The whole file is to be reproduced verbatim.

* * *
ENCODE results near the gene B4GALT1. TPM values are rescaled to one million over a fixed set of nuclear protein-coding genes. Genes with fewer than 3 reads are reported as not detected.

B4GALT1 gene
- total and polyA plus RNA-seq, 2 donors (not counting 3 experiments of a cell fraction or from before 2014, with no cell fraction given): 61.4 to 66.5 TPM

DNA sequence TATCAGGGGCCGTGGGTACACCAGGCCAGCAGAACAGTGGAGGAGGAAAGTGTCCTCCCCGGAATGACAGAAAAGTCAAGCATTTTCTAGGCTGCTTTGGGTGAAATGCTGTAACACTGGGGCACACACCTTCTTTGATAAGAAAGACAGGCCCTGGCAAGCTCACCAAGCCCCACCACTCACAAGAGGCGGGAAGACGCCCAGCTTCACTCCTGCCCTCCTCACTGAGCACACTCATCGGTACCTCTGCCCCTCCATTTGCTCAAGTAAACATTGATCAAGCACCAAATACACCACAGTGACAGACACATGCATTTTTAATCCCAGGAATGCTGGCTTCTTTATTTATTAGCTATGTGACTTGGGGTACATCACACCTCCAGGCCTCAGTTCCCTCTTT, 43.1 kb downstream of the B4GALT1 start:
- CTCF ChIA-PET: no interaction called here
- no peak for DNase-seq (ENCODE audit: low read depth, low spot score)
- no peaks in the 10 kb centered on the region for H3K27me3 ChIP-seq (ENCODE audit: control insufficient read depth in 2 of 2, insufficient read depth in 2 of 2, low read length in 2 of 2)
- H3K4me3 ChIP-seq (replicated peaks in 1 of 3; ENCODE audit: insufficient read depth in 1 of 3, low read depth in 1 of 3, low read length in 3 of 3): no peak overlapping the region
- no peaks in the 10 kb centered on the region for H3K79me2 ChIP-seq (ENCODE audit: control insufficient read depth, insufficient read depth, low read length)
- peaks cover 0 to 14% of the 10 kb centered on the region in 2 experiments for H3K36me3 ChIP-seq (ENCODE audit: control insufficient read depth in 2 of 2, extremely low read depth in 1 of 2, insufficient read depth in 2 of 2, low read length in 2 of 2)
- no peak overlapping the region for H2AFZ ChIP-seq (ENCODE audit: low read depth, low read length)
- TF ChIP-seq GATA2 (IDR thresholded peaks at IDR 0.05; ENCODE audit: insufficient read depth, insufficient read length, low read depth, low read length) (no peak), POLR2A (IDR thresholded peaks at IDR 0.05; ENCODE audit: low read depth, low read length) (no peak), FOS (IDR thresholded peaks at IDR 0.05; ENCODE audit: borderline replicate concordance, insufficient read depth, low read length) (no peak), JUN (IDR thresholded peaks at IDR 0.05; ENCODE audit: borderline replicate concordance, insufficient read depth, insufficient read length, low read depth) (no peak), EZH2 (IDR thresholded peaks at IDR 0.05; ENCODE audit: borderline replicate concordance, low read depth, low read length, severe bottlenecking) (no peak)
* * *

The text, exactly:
ENCODE results near the gene B4GALT1. TPM values are rescaled to one million over a fixed set of nuclear protein-coding genes. Genes with fewer than 3 reads are reported as not detected.

B4GALT1 gene
- total and polyA plus RNA-seq, 2 donors (not counting 3 experiments of a cell fraction or from before 2014, with no cell fraction given): 61.4 to 66.5 TPM

DNA sequence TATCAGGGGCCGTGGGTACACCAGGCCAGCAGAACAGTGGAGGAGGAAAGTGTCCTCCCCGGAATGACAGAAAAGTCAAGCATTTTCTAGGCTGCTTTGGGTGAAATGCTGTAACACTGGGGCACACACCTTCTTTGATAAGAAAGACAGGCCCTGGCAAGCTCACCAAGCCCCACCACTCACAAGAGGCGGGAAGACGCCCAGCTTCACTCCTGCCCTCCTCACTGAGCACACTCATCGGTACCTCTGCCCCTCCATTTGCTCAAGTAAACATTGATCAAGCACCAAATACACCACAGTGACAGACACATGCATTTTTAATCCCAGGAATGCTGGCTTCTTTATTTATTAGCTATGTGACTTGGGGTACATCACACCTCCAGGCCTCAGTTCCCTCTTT, 43.1 kb downstream of the B4GALT1 start:
- CTCF ChIA-PET: no interaction called here
- no peak for DNase-seq (ENCODE audit: low read depth, low spot score)
- no peaks in the 10 kb centered on the region for H3K27me3 ChIP-seq (ENCODE audit: control insufficient read depth in 2 of 2, insufficient read depth in 2 of 2, low read length in 2 of 2)
- H3K4me3 ChIP-seq (replicated peaks in 1 of 3; ENCODE audit: insufficient read depth in 1 of 3, low read depth in 1 of 3, low read length in 3 of 3): no peak overlapping the region
- no peaks in the 10 kb centered on the region for H3K79me2 ChIP-seq (ENCODE audit: control insufficient read depth, insufficient read depth, low read length)
- peaks cover 0 to 14% of the 10 kb centered on the region in 2 experiments for H3K36me3 ChIP-seq (ENCODE audit: control insufficient read depth in 2 of 2, extremely low read depth in 1 of 2, insufficient read depth in 2 of 2, low read length in 2 of 2)
- no peak overlapping the region for H2AFZ ChIP-seq (ENCODE audit: low read depth, low read length)
- TF ChIP-seq GATA2 (IDR thresholded peaks at IDR 0.05; ENCODE audit: insufficient read depth, insufficient read length, low read depth, low read length) (no peak), POLR2A (IDR thresholded peaks at IDR 0.05; ENCODE audit: low read depth, low read length) (no peak), FOS (IDR thresholded peaks at IDR 0.05; ENCODE audit: borderline replicate concordance, insufficient read depth, low read length) (no peak), JUN (IDR thresholded peaks at IDR 0.05; ENCODE audit: borderline replicate concordance, insufficient read depth, insufficient read length, low read depth) (no peak), EZH2 (IDR thresholded peaks at IDR 0.05; ENCODE audit: borderline replicate concordance, low read depth, low read length, severe bottlenecking) (no peak)